The adult Puritan tiger beetle is a fast runner and strong flier (9). Usually active during the day (3) (4), it actively pursues its invertebrate prey (5). Like other tiger beetles, it is a voracious hunter that is likely to be one of the dominant invertebrate predators in its habitat (2).
Although the colour and markings of the adult Puritan tiger beetle make it difficult to spot when not moving (5), it may be predated by dragonflies, robber flies (Asilidae species) and jumping spiders (Salticidae species) (2) (5).
The Puritan tiger beetle spends 23 months of its 2-year life cycle as a larva (5) (10). The larvae of this species create burrows where they lie in wait for passing invertebrate prey (4) (5) (10), firmly positioned at the mouth of the burrow by means of hooks on the abdomen (2) (4) (5). The burrows are closed for hibernation during the winter, as well as during the summer, probably to avoid parasitism by flies and wasps (5). In some locations, the burrows may be subject to flooding (2) (5).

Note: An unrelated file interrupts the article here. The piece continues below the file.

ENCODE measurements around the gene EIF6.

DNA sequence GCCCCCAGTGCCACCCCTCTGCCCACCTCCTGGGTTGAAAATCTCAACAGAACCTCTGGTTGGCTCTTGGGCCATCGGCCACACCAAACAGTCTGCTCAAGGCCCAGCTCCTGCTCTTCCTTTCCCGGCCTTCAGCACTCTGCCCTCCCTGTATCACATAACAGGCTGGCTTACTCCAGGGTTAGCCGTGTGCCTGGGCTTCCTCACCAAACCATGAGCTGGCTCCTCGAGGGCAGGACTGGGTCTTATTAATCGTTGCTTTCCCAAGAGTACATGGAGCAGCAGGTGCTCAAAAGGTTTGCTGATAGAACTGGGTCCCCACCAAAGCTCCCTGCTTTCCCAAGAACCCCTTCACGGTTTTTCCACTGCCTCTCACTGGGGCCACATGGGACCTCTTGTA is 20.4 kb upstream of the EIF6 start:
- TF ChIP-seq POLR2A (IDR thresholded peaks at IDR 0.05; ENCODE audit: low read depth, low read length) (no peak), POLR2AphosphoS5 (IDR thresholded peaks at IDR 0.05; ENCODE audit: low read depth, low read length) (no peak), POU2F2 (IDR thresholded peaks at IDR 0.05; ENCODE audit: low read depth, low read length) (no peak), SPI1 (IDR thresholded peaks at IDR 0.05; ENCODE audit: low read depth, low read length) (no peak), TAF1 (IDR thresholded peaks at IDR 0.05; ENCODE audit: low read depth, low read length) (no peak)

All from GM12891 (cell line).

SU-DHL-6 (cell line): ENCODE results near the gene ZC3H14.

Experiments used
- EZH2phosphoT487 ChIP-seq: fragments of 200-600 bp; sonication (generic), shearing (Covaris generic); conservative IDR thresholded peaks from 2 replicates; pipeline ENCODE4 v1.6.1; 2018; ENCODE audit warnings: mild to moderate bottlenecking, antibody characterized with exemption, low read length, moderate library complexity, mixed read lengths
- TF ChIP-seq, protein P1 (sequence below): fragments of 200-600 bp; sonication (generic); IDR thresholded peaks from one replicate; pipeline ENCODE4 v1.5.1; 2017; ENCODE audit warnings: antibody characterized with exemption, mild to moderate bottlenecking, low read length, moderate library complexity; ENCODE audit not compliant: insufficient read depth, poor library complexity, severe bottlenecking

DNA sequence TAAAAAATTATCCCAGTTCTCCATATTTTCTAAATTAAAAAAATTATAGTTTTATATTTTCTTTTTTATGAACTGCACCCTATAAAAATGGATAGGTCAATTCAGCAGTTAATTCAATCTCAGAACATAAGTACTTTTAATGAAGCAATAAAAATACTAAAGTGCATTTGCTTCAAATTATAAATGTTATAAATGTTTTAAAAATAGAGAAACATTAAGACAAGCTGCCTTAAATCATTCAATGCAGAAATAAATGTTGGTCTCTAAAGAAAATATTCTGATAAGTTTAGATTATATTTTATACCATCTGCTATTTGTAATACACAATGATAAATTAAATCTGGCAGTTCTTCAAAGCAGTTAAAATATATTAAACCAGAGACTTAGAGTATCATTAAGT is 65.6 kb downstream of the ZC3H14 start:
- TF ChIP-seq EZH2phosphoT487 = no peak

The larvae of the Puritan tiger beetle pass through three developmental stages before pupation occurs around June of the second year (5), with the adults emerging several weeks later (3).
Mating in the adult Puritan tiger beetles begins in mid-July and continues until mid-August, when, their life cycles complete, the adults begin to die off. The female Puritan tiger beetle lays eggs individually just below the surface of the sand, and the eggs hatch after about a week, usually in late August or early September (3) (5) (10).